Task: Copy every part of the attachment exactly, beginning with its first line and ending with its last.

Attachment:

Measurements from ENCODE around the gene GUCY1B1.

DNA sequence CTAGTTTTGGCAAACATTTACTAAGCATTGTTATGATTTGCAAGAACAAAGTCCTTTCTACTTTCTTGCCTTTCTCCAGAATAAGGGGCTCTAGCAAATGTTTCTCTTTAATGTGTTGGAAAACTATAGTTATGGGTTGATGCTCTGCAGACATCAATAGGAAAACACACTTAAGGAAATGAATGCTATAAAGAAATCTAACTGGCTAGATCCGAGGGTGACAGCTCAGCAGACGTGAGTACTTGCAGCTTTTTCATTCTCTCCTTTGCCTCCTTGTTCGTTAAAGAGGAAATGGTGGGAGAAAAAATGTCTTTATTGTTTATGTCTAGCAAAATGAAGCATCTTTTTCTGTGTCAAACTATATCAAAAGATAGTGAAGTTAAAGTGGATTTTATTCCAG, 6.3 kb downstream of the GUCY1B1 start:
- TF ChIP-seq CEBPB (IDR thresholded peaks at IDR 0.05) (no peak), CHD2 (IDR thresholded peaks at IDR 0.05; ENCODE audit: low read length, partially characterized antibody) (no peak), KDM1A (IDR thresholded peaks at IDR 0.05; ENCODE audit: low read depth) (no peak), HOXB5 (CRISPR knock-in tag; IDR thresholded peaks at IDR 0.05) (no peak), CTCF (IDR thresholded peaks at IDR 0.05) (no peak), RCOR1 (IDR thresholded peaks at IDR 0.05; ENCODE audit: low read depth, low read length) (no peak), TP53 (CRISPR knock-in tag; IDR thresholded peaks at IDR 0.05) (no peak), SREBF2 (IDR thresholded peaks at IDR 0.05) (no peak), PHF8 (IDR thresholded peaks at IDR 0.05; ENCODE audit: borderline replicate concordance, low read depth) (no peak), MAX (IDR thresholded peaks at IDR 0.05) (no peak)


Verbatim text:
Measurements from ENCODE around the gene GUCY1B1.

DNA sequence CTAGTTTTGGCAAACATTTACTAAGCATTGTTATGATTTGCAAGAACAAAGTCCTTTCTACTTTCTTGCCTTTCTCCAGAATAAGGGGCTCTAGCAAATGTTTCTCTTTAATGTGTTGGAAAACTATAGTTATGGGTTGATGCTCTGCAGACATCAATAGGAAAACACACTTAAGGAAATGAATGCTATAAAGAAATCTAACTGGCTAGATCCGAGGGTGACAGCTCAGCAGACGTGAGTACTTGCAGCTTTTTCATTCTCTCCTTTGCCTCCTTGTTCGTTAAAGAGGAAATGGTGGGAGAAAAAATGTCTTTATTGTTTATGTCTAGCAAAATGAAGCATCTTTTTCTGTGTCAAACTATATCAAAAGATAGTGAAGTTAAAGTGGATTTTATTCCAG, 6.3 kb downstream of the GUCY1B1 start:
- TF ChIP-seq CEBPB (IDR thresholded peaks at IDR 0.05) (no peak), CHD2 (IDR thresholded peaks at IDR 0.05; ENCODE audit: low read length, partially characterized antibody) (no peak), KDM1A (IDR thresholded peaks at IDR 0.05; ENCODE audit: low read depth) (no peak), HOXB5 (CRISPR knock-in tag; IDR thresholded peaks at IDR 0.05) (no peak), CTCF (IDR thresholded peaks at IDR 0.05) (no peak), RCOR1 (IDR thresholded peaks at IDR 0.05; ENCODE audit: low read depth, low read length) (no peak), TP53 (CRISPR knock-in tag; IDR thresholded peaks at IDR 0.05) (no peak), SREBF2 (IDR thresholded peaks at IDR 0.05) (no peak), PHF8 (IDR thresholded peaks at IDR 0.05; ENCODE audit: borderline replicate concordance, low read depth) (no peak), MAX (IDR thresholded peaks at IDR 0.05) (no peak)